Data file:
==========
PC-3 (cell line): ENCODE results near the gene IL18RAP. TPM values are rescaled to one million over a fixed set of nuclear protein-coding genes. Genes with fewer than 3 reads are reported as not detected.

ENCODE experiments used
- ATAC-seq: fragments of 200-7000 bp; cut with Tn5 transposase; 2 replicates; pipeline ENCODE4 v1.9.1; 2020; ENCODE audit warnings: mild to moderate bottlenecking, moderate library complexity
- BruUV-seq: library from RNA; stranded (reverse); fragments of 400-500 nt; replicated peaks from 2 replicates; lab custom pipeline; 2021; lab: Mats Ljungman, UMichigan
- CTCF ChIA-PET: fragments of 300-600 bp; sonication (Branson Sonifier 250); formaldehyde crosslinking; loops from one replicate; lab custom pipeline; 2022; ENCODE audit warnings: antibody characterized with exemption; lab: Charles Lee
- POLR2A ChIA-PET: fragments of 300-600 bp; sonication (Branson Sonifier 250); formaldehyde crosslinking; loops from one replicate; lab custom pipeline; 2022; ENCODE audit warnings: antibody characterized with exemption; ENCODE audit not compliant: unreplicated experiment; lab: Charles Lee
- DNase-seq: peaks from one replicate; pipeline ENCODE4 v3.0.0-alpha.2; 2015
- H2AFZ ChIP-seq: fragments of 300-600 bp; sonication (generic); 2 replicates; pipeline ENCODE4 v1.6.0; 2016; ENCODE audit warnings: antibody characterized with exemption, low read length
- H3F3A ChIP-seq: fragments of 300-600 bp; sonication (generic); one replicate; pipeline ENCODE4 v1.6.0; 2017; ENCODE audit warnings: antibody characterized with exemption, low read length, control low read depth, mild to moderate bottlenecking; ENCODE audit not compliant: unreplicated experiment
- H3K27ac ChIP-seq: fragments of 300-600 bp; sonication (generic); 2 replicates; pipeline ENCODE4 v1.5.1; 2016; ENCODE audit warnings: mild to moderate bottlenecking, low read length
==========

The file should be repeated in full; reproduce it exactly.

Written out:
PC-3 (cell line): ENCODE results near the gene IL18RAP. TPM values are rescaled to one million over a fixed set of nuclear protein-coding genes. Genes with fewer than 3 reads are reported as not detected.

ENCODE experiments used
- ATAC-seq: fragments of 200-7000 bp; cut with Tn5 transposase; 2 replicates; pipeline ENCODE4 v1.9.1; 2020; ENCODE audit warnings: mild to moderate bottlenecking, moderate library complexity
- BruUV-seq: library from RNA; stranded (reverse); fragments of 400-500 nt; replicated peaks from 2 replicates; lab custom pipeline; 2021; lab: Mats Ljungman, UMichigan
- CTCF ChIA-PET: fragments of 300-600 bp; sonication (Branson Sonifier 250); formaldehyde crosslinking; loops from one replicate; lab custom pipeline; 2022; ENCODE audit warnings: antibody characterized with exemption; lab: Charles Lee
- POLR2A ChIA-PET: fragments of 300-600 bp; sonication (Branson Sonifier 250); formaldehyde crosslinking; loops from one replicate; lab custom pipeline; 2022; ENCODE audit warnings: antibody characterized with exemption; ENCODE audit not compliant: unreplicated experiment; lab: Charles Lee
- DNase-seq: peaks from one replicate; pipeline ENCODE4 v3.0.0-alpha.2; 2015
- H2AFZ ChIP-seq: fragments of 300-600 bp; sonication (generic); 2 replicates; pipeline ENCODE4 v1.6.0; 2016; ENCODE audit warnings: antibody characterized with exemption, low read length
- H3F3A ChIP-seq: fragments of 300-600 bp; sonication (generic); one replicate; pipeline ENCODE4 v1.6.0; 2017; ENCODE audit warnings: antibody characterized with exemption, low read length, control low read depth, mild to moderate bottlenecking; ENCODE audit not compliant: unreplicated experiment
- H3K27ac ChIP-seq: fragments of 300-600 bp; sonication (generic); 2 replicates; pipeline ENCODE4 v1.5.1; 2016; ENCODE audit warnings: mild to moderate bottlenecking, low read length